It is the reason why we prefer cartoon characters than CGI characters that look realistic. For example, you are more likely to like the Homer Simpson on the left than the one on the right.

Read about the uncanny valley hypothesis here.

Now this is the interesting part. Using long-tailed macaques (Macaca fascicularis) as test subjects, Steckenfinger and Ghazanfar (2009) found that these monkeys' visual behavior actually fell into the uncanny valley, which mirrors the behavior of humans. These macaques looked longer at real faces and unrealistic synthetic faces than realistic synthetic faces.

The unrealistic synthetic faces, realistic synthetic faces and real faces. Actual images used in Steckenfinger and Ghazanfar's experiment.

The authors did not conclude why the visual cues of these macaques fall into the uncanny valley, though they did suggest that it has an evolutionary basis.

Remember the picture above? If not, read my blog entry on Contagious Yawning in Chimpanzees. I see you yawn. I wonder if those chimpanzees will yawn if given more realistic synthetic faces.

Steckenfinger, SA. Ghazanfar, AA. 2009. Monkey Visual Behaviors Falls Into The Uncanny Valley. Proceedings of the National Academy of Sciences Retrieved October 15, 2009, from [10.1073/pnas.091006310]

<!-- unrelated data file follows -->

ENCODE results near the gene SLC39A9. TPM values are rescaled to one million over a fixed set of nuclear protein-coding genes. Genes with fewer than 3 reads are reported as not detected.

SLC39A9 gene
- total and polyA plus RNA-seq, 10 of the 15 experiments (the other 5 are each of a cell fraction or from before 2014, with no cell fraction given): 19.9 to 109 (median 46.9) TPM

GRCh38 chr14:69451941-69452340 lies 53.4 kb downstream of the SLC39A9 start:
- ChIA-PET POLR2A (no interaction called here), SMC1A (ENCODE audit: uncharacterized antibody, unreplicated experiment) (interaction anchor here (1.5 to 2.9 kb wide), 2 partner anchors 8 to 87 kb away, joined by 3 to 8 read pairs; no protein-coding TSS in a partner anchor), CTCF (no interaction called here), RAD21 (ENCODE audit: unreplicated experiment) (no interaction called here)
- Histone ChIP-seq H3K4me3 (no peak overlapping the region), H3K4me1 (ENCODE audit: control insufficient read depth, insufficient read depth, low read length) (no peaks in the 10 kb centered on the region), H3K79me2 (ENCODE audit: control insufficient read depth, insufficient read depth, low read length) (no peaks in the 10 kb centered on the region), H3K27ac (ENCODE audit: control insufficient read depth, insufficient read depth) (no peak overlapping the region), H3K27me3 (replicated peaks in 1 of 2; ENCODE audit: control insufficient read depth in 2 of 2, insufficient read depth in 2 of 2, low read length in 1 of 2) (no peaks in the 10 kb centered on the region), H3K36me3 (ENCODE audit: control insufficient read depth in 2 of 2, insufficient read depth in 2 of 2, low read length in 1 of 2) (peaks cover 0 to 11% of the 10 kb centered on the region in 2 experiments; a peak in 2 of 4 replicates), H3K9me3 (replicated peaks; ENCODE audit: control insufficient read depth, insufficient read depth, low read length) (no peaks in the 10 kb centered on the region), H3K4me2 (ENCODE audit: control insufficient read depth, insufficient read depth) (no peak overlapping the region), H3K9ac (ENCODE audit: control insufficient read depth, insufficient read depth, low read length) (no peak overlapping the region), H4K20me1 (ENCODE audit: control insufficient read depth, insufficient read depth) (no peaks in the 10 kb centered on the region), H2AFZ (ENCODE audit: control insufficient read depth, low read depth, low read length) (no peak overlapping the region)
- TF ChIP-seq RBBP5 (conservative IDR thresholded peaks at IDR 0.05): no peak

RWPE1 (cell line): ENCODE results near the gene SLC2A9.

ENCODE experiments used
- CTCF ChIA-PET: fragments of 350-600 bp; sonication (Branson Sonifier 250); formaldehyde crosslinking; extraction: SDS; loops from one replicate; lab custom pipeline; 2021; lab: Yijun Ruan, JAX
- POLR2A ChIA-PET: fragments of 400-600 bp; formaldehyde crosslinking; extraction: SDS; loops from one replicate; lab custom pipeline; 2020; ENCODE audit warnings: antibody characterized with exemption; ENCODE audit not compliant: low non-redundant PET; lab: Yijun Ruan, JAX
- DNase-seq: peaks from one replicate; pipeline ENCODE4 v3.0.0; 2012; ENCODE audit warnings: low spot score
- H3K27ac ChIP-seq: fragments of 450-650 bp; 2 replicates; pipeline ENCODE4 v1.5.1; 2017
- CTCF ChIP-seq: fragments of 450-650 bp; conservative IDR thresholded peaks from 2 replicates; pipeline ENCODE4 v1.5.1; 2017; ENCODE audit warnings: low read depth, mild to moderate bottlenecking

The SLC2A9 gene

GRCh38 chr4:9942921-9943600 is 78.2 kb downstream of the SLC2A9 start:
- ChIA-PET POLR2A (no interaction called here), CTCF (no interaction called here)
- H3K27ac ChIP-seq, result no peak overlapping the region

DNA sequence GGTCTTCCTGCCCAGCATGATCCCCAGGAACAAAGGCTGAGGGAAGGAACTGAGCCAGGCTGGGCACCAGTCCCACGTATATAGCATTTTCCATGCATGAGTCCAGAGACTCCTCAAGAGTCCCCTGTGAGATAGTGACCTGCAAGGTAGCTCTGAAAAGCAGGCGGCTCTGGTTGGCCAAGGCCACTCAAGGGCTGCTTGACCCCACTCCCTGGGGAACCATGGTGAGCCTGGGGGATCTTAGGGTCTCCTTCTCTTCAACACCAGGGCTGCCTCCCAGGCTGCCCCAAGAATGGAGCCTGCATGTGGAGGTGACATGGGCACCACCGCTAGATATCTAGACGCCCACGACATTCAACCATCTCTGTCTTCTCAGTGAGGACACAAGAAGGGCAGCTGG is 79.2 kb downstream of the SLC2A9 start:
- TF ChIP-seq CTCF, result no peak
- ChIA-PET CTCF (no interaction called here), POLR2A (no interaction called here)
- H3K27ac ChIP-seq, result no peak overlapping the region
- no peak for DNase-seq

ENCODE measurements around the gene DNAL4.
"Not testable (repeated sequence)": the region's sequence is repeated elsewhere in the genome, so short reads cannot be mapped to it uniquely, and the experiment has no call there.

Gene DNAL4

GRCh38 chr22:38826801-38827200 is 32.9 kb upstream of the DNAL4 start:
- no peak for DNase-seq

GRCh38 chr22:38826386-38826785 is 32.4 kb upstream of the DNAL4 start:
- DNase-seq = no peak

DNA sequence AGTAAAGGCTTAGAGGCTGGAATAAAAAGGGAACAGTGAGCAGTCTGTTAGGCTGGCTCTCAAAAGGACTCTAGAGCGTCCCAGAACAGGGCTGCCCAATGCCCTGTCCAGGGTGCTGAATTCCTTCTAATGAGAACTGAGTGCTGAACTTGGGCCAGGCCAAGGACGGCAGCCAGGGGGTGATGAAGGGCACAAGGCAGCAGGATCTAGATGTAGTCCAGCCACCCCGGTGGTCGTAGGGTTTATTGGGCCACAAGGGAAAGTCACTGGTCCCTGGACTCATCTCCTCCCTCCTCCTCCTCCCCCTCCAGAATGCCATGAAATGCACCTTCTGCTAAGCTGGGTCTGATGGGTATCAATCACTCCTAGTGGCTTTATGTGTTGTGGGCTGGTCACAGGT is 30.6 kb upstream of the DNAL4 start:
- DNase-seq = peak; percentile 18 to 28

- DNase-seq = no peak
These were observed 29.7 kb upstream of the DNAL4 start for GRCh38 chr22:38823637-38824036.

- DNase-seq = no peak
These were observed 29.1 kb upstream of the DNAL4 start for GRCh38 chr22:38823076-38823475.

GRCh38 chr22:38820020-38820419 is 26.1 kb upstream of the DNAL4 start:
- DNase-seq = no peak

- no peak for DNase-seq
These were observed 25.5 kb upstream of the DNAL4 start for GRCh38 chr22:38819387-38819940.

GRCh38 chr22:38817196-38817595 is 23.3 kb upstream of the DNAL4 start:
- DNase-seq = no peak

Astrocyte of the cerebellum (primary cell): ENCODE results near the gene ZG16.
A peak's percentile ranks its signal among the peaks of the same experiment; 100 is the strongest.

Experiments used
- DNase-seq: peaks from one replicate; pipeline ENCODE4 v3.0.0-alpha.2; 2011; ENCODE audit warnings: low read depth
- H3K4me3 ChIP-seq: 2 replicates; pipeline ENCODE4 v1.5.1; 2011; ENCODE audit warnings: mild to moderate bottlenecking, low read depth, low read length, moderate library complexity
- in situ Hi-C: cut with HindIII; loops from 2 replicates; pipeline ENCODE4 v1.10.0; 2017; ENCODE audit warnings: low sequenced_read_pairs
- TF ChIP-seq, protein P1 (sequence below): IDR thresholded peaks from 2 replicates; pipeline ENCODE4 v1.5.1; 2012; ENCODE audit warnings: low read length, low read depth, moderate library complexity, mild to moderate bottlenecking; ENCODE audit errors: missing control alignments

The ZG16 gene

Sunday, October 11, 2009

Discovering Ardi on Discovery Channel Tonight

The face of Ardi. Photo from Discovery Channel.

Discovering Ardi premiers tonight (Sunday, 10/11) on Discovery Channel at 9pm ET/PT. About the show, according to Discovery Channel's website.

Following publication in the journal Science on the discovery and study of a 4.4 million-year-old female partial skeleton nicknamed "Ardi," Discovery Channel will present a world premiere special, DISCOVERING ARDI, Sunday October 11 at 9 PM (ET/PT) documenting the sustained, intensive investigation leading up to this landmark publication of the Ardipithecus ramidus fossils.
UNDERSTANDING ARDI, a one-hour special produced in collaboration with CBS News will air at 11 PM (ET/PT) immediately following DISCOVERING ARDI. The special is moderated by former CBS and CNN anchor Paula Zahn and includes research team members Dr. Tim White, Dr. Yohannes Haile-Selassie, Dr. Giday WoldeGabriel, Dr. Owen Lovejoy, and science journalist Ann Gibbons